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Apart of Me, the design-led company that supports young people and their families through the heartbreak of grief via a mobile App, has received a double-boost as it seeks to help those suffering loss from the pandemic.
In a welcome boost for the organisation, their application to become a charity was not just approved, but fast-tracked by the Charity Commission. The Commission acknowledged both the importance of the service to children and young people affected by grief and the time-sensitive nature of the work given the legacy of loss caused by Covid-19.
In a second piece of good news for the charity, it was announced today that they had been named winners in the London Mayoral Resilience Fund, set up by Mayor Sadiq Khan to help the capital city bounce back against Coronavirus. Apart of Me has been appointed to run projects to help young people in London bereaved due to coronavirus. The charity’s aim is to apply the same clinical approach and methods they use in their award-winning App to help young people combat their grief.
Apart of Me launched in 2018 as an innovative app-based adventure game that helps bereaved children use their mobile phones or tablets to help cope with the grief and confusion caused by the loss of a loved one.
“When we launched Apart of Me a couple of years ago, little did we know how badly it would be needed today, with so many children and young people left grieving for loved ones as a result of Covid-19,” said Louis Weinstock, the child psychologist who co-founded the organisation with tech entrepreneur Ben Page in 2018. “Whilst all the talk at the moment is of our desire to return to normality, millions of children around the world have lost parents, grandparents and care-givers from this pandemic. They need our support.”
Acknowledging their new charitable status, Weinstock said, “Charity means ‘compassion’. Having our registration expedited by the Charity Commission not only confirms the urgency of our mission, but it will also allow us to fundraise and accelerate towards our goal of helping every grieving young person transform their grief into compassion.”
From the outset the goal for Apart of Me was to combine bereavement-counseling techniques with 3D animation and gaming developments to create an app-based game that could help children and young people find a path through grief to compassion. Since then, the app has been downloaded nearly 100,000 times, receiving critical acclaim from clinical leaders and those who have used it.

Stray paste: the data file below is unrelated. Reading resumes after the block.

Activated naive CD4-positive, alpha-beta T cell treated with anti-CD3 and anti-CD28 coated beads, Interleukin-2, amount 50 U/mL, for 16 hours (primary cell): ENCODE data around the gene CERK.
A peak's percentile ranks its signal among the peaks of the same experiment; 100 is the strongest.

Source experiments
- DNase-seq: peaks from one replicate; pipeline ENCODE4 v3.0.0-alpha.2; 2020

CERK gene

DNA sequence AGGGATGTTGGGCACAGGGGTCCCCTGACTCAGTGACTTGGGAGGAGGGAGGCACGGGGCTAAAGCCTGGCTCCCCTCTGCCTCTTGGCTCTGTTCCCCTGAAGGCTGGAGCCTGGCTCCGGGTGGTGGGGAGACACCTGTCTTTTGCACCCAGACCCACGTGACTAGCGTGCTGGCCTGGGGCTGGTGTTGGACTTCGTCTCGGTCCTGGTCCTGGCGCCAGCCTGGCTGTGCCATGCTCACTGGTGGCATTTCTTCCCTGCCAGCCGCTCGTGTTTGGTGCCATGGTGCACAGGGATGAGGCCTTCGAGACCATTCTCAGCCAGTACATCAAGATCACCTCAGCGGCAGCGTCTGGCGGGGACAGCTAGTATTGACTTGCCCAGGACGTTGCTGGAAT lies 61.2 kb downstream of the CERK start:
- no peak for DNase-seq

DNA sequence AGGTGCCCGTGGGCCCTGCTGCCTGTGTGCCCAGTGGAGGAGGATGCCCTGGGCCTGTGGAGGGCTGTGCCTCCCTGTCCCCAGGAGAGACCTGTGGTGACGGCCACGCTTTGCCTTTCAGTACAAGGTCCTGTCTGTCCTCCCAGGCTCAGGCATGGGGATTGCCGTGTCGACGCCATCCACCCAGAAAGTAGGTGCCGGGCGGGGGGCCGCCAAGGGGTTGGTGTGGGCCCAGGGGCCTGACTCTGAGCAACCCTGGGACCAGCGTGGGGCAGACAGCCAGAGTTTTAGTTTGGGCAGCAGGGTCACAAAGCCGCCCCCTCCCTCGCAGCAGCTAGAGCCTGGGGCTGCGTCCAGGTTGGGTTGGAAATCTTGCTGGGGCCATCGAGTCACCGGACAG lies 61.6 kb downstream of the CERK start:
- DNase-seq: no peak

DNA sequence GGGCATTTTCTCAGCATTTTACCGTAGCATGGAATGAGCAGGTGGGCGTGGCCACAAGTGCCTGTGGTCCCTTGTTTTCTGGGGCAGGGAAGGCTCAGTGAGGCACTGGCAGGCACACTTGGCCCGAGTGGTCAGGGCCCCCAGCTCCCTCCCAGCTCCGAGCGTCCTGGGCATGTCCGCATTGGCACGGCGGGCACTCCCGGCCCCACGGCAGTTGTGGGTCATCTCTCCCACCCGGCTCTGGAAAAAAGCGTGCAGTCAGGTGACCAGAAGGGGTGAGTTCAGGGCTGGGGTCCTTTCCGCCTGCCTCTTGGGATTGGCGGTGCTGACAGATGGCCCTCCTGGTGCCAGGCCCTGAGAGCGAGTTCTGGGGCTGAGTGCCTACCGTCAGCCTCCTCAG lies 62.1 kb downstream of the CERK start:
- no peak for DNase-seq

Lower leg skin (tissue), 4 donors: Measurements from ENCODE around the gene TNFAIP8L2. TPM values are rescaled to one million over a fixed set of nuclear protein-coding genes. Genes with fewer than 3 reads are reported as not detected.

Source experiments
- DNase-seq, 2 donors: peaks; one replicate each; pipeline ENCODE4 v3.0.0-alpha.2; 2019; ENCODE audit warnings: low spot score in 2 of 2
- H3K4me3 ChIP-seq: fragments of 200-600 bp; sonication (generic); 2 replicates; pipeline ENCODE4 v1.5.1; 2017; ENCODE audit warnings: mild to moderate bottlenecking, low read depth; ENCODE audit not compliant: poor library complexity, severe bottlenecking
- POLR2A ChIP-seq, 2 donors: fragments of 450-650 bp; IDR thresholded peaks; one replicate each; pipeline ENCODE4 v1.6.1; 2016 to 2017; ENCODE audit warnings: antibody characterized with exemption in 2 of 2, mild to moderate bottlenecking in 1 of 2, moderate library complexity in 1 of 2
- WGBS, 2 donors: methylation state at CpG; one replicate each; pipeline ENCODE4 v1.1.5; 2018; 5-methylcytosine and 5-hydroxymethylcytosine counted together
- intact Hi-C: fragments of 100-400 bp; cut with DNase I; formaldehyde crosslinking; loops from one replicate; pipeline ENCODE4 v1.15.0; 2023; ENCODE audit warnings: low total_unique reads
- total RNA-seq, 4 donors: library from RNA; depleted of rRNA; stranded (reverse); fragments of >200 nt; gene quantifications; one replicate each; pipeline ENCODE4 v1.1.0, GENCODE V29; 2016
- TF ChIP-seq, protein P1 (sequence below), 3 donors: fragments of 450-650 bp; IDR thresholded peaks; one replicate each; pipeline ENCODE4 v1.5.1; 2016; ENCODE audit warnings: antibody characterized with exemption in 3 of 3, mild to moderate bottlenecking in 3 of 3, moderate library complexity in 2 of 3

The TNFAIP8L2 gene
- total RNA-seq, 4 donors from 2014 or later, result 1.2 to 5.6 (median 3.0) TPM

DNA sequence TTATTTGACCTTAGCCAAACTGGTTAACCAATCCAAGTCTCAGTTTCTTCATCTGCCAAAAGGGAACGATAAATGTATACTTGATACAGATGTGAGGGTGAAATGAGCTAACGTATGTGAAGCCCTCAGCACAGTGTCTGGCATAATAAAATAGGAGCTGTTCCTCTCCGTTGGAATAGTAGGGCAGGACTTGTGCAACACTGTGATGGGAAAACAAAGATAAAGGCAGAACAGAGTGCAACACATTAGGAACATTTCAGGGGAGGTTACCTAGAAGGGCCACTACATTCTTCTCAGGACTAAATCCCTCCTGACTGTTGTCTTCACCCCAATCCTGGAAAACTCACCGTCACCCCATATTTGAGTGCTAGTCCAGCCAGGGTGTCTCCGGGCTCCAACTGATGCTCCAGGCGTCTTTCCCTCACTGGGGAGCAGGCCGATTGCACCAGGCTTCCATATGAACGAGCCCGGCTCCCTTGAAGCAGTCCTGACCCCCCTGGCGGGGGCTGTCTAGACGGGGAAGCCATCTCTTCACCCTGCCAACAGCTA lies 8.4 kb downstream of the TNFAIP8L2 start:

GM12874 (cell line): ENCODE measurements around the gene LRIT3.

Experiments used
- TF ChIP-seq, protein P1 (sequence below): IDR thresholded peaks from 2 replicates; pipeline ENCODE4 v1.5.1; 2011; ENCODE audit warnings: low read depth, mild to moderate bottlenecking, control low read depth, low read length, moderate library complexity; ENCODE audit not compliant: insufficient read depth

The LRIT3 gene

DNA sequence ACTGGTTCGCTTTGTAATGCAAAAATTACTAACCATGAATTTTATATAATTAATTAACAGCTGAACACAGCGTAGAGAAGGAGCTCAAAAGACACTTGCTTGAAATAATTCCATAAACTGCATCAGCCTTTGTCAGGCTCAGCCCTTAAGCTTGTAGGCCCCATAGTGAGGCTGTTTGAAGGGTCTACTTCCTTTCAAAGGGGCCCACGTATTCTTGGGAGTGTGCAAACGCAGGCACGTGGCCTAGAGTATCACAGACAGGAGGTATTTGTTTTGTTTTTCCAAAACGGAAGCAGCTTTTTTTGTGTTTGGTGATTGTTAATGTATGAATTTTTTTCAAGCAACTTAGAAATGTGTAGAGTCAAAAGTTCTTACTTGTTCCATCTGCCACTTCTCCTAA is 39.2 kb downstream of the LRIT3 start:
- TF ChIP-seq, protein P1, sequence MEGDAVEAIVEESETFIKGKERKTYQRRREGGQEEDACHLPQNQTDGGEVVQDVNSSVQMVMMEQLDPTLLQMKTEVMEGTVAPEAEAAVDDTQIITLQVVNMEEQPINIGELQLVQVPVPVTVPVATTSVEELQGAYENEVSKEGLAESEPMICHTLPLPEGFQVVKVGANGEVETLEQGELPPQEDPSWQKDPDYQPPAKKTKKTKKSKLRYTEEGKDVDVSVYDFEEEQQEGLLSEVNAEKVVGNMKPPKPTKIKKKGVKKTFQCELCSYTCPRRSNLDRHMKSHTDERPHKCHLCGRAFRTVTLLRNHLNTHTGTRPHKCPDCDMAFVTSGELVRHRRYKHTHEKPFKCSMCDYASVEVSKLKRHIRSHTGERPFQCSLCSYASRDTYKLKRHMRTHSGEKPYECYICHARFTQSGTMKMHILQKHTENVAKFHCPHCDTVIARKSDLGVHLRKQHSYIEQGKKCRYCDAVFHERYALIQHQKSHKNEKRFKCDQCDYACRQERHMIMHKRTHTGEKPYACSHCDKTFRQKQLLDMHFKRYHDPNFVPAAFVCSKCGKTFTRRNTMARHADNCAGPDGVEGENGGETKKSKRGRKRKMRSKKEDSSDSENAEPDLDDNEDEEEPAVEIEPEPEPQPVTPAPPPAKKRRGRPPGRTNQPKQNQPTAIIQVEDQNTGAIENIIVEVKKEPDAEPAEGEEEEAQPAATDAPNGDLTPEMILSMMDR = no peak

Henry, who was 18 when his father died of cancer, describes the impact the game had on him. “Apart of Me was my guiding light in the dark when i felt incredibly alone, lost and confused. It helped me to understand what i was going through and took the loneliness of the whole experience away.”
A worldwide focus on mental health in recent years has seen established game developers attempt to tackle the concepts of anxiety and self-worth head-on. Apart of Me have been pioneers in this field with Louis and Ben collaborating with 126 skilled volunteers around the world to build their app, which was highlighted as a best-in-class app for safe and accessible support by Good Thinking, London’s Digital Mental Wellbeing Service (backed by the London Mayor’s office, Public Health England, London councils, the NHS and ThriveLDN).
Louis’ work has previously been acknowledged by the Prime Minister, Boris Johnson, under the Government’s ‘Points of Light’ scheme. In a personal letter to Louis, Prime Minister Boris Johnson said: “I know you do this with no thought of praise or reward, but allow me to offer my own recognition of how you have created innovative, accessible grief counselling which has supported thousands of young people in the UK and abroad.
For further information, or for an interview with Louis Weinstock, please contact email@example.com.